Breaking the framework
The author is head of the fol:in team at the JoongAng Ilbo.
An IT start-up company, which was founded three years ago, does not consider educational background when hiring. There are 16 developers, who play key roles in the company. While some are Ph.D. holders, three are high school graduates. Two team leader-level developers entered college but did not graduate. A hiring manager at the company says he does not look at educational background, language scores or credentials.
Then what do they consider when hiring? Actually, their hiring process is more picky. What they value the most is experience — what candidates did before and what they learned from those experiences. Once they choose a candidate, they still remain cautious about offering a permanent position. After three months of an internship, the company decides whether to make an offer.
“We are more careful hiring a doctorate holder than a high-school graduate,” a hiring manager said. “A start-up company does not need someone who is good at doing as instructed. We suspect that someone who excelled in the existing educational system may be a typical model student.”
Then what qualities are needed by a start-up company? “We look for the ability to display creativity for a challenging problem, to find a middle ground through discussion when people have different opinions, and actively address issues without distinguishing their own duties and others’ duties. Many of these things cannot be learned at school.”
It is not a strange process. Most start-ups would say they are similar in prioritizing capability and experience over résumés.
Jang Young-hwa, CEO of Open Entship Center — which operates a joint start-up program connecting start-ups and job seekers — has seen people looking for jobs in their own ways for several years now.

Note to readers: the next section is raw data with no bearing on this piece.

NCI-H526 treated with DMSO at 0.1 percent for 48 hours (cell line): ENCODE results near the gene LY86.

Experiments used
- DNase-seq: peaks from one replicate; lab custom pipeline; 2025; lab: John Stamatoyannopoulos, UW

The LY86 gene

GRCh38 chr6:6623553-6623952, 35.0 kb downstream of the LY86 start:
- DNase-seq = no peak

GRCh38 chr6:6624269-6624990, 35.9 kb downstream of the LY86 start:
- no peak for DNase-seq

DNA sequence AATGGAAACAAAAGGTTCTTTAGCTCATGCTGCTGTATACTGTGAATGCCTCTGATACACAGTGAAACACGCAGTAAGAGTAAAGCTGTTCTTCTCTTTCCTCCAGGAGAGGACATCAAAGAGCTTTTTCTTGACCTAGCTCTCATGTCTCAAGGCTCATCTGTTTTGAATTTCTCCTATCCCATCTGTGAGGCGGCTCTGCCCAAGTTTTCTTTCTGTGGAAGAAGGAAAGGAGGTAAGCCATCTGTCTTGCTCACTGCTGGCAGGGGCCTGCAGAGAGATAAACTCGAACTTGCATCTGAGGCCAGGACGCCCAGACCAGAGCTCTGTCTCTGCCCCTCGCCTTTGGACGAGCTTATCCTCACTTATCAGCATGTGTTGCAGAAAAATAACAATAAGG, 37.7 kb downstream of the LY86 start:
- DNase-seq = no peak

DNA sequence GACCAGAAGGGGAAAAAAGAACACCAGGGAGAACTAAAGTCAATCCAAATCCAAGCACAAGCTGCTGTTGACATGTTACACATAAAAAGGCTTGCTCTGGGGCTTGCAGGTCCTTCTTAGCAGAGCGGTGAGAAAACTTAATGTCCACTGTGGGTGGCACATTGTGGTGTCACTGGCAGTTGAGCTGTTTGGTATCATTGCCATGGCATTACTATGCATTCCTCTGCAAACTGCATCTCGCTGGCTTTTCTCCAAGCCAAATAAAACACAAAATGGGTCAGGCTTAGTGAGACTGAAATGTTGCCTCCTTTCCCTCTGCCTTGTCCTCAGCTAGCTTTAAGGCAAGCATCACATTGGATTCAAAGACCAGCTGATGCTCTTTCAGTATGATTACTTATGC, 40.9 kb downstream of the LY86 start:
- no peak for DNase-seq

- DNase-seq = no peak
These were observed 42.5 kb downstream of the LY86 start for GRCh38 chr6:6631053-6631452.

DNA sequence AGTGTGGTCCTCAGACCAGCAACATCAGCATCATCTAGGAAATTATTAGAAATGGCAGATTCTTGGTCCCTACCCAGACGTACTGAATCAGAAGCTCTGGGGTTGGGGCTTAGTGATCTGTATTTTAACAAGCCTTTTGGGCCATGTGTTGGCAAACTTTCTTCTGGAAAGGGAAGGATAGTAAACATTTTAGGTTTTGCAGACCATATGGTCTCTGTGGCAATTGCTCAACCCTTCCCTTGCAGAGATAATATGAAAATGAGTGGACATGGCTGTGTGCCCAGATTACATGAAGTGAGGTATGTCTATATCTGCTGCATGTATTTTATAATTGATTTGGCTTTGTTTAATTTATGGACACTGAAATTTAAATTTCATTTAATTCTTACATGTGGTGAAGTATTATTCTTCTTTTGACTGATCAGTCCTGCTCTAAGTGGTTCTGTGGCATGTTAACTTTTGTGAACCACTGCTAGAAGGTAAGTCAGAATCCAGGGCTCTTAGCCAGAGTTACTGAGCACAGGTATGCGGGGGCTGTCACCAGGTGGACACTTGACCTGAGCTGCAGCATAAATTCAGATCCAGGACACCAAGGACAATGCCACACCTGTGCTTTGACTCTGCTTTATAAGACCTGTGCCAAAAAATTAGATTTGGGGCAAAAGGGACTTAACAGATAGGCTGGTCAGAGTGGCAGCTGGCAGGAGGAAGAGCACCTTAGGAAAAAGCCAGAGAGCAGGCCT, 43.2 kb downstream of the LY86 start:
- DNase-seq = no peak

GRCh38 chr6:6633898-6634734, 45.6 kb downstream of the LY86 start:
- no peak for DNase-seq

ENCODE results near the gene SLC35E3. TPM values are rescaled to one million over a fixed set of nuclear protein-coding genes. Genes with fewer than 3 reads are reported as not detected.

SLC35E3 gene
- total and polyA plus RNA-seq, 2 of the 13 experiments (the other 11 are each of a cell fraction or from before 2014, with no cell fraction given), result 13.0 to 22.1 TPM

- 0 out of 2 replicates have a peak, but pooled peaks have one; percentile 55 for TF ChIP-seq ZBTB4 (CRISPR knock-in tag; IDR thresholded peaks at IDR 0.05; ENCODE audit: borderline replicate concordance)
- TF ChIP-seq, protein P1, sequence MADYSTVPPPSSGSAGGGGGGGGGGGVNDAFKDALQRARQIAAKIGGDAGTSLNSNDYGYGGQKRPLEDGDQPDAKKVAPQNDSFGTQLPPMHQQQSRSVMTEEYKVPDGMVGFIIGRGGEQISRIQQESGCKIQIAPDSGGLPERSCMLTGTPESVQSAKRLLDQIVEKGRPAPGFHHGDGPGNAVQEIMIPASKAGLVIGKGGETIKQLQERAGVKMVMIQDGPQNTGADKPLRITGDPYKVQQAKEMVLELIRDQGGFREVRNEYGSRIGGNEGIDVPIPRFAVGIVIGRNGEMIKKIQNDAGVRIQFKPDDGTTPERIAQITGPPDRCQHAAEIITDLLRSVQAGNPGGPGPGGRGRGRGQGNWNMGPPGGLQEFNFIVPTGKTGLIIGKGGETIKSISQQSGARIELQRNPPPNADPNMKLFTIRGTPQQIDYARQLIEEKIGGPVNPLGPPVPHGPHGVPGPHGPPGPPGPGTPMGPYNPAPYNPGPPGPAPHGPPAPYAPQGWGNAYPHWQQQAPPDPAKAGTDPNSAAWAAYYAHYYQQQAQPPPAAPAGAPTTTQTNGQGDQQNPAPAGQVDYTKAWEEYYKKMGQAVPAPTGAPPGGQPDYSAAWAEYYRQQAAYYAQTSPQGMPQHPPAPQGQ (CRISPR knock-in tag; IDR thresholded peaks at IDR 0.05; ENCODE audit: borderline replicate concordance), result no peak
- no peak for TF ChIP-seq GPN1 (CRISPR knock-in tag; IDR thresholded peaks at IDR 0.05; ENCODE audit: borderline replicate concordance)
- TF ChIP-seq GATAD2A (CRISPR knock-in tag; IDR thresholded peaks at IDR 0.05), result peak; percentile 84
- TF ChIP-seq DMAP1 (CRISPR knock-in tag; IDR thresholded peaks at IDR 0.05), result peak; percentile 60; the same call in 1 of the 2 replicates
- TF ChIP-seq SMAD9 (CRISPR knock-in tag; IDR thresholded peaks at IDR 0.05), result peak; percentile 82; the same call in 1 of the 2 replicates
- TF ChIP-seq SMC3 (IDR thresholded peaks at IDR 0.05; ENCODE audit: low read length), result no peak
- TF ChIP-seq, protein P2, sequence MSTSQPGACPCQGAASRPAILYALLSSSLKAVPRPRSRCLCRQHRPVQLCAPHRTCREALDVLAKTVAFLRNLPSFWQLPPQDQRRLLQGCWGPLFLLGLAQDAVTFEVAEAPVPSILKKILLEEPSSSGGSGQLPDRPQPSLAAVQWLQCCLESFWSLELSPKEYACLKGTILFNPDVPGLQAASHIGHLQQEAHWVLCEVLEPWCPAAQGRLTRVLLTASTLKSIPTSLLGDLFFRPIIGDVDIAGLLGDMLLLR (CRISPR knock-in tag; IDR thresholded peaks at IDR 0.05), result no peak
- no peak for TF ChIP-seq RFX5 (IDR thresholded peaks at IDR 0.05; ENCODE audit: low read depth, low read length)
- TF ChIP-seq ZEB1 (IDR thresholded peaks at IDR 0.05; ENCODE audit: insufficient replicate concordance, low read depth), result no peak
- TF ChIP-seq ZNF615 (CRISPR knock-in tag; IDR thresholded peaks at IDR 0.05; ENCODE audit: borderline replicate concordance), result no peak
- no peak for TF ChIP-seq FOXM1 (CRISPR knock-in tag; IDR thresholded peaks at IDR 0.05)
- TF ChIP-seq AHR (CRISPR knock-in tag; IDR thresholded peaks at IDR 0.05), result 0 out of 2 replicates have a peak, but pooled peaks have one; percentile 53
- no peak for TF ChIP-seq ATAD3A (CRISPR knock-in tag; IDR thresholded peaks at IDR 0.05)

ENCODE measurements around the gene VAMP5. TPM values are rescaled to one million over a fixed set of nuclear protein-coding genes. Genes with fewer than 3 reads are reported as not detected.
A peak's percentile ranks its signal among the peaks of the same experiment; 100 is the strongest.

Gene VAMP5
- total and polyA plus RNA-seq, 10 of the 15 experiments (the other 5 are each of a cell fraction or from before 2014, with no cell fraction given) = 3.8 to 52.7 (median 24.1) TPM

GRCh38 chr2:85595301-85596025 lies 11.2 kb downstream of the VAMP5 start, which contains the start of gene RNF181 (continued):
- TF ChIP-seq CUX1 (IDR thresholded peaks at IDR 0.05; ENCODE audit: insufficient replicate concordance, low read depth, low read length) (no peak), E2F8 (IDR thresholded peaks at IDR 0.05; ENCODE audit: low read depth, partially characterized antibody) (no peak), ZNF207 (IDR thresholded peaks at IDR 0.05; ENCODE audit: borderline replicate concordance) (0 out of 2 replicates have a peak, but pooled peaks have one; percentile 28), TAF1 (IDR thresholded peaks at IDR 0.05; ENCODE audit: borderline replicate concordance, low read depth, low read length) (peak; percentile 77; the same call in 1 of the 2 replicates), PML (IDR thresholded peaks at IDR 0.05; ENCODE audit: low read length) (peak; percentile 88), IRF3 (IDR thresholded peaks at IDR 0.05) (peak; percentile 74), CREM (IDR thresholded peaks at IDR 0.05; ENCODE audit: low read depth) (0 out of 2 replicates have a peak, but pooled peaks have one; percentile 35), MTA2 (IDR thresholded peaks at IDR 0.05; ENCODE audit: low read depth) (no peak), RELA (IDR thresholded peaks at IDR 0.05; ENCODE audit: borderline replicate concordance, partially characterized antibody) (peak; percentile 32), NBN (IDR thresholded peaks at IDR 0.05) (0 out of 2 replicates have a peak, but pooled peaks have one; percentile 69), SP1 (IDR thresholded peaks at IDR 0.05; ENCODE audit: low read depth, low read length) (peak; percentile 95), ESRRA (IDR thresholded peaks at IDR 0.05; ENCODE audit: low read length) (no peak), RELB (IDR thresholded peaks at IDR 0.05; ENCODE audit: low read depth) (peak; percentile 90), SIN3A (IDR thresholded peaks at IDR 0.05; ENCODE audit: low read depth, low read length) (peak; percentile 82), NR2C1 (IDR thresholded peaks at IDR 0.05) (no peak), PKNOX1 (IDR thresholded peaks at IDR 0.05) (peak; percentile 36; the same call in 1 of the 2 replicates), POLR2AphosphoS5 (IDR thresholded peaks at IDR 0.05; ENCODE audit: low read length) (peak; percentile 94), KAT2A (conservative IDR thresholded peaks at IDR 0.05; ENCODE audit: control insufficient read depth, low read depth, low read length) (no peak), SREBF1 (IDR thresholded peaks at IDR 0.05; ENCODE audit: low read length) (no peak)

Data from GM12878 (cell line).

An employee who got a job at the center after graduating from high school wanted to learn in the field rather than at college. He is now working as a fourth-year marketer. Another employee who founded a start-up club at a foreign language high school took time off from college and is undertaking internship programs at the IT start-up company. Jang said that in the old admission frame, 99 percent of applicants fell behind, but in the new framework, everyone can build and prove his or her competency.
Changes have started. It hasn’t spread across society yet. The hiring season for college graduates in the second half of the year has started. According to a survey by a recruiting platform, more than half, or 55.4 percent, of respondents said they were not confident of finding a job in the second half. I am frustrated that 61.1 percent of them said their résumé was not strong enough. I hope employers and job seekers will break the old framework.
JoongAng Ilbo, Oct. 2, Page 28
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